Sasaki and Rude start it off. Rude sizes up Sasaki and shoves him aside. So Sasaki sizes up Rude and tosses him into the corner. A pissed Rude begins to pound away at Sasaki. Sasaki ducks a clothesline and begins working over Rude's left arm. Orndorff gets a tag, so Sasaki starts working over his left arm. Tag to Rhodes, who continues working on Orndorff's left arm. Rhodes works a hammerlock. Tag to Sasaki, who puts on his own hammerlock and occasionally uses his legs to snap the arm back. Tag to Rhodes, who works an arm wringer. Orndorff breaks free and tags Rude. They trade punches in midring. Rhodes with a backdrop. Rude begins fighting back but gets caught with a knee. He charges, but Rude ducks and Rhodes falls out of the ring. Rude follows him to the floor and slams him to the mat. Rude in, and Orndorff gets some shots in on the floor. Rhodes rolled back in, and Rude gets in a swinging neckbreaker for 2. Rude stomps on Dustin's hand and tags in Orndorff. Orndorff with a chinlock and pulling on the mouth. Whip, elbowsmash. Turnbuckle smash. Tag to Rude. Series of shoulderblocks. Piledriver attempt, block, Tombstone attempt by Rude, reversal by Rhodes for 2. Tag to Orndorff. Turnbuckle smash. Corner whip, and they hit head-to-head. Tag to Rude, hot tag to Sasaki. Sasaki with an inverted atomic drop. Series of clotheslines. Rude begs off. Sasaki with a press slam over the top of a charging Orndorff, and all four men in the ring. Orndorff to the floor, Rhodes follows. Sasaki to the top, Orndorff shoves Sasaki off the top rope, and Rude immediately gets the Rude Awakening for the pin at 9:43. These guys weren't really feeling it, but it wasn't bad. *3/4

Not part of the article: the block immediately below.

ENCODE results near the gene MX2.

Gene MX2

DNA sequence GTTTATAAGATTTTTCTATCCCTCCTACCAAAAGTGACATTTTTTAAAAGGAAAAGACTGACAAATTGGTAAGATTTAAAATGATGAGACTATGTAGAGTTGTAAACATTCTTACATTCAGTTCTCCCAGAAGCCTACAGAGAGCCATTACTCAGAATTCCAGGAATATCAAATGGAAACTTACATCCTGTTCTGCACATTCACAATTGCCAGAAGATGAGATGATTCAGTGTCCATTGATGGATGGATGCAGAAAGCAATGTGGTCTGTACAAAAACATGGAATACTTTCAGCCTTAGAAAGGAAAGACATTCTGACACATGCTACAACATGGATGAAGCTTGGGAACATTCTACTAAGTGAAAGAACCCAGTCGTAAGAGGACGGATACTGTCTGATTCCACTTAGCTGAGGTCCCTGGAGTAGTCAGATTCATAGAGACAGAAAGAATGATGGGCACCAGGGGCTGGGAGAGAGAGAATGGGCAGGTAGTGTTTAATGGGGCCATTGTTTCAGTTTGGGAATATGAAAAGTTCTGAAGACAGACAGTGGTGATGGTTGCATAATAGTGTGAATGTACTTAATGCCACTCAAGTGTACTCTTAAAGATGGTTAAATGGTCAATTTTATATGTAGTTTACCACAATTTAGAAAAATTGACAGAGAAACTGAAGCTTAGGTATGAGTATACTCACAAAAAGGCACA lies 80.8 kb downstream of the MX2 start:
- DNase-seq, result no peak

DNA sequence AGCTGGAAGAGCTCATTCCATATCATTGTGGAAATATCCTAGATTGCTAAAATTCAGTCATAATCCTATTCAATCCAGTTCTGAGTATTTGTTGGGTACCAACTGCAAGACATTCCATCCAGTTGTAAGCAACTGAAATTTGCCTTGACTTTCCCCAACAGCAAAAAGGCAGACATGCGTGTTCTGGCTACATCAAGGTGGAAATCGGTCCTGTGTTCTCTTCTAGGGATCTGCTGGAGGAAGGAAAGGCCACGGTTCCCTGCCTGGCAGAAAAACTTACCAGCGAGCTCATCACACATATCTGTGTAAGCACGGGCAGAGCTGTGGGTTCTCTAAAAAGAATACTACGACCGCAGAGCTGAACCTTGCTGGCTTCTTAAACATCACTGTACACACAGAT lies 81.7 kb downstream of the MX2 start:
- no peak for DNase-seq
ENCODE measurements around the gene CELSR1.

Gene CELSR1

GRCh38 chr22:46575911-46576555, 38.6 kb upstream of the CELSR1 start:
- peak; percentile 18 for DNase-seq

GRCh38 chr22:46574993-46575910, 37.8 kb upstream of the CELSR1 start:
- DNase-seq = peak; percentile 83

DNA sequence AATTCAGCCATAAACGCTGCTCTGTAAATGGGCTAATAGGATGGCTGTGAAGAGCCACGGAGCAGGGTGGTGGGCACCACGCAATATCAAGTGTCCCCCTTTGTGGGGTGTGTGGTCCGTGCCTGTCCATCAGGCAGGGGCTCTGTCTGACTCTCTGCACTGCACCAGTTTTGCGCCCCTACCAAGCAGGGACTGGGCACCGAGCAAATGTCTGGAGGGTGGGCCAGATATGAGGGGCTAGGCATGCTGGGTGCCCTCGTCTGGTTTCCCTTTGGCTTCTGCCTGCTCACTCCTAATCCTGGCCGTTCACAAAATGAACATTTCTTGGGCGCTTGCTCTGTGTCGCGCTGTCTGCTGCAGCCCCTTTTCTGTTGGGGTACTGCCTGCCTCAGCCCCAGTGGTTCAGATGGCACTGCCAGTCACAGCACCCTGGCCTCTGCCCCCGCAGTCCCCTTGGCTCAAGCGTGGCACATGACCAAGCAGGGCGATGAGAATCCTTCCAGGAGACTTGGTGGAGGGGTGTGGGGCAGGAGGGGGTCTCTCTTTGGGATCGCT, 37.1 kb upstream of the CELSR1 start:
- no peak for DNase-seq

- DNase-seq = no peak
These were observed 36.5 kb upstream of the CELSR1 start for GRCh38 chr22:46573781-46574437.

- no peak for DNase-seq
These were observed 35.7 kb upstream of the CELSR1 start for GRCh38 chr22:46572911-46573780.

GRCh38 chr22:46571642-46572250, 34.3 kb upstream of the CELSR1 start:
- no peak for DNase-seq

Hall of Fame Inductions Ceremony!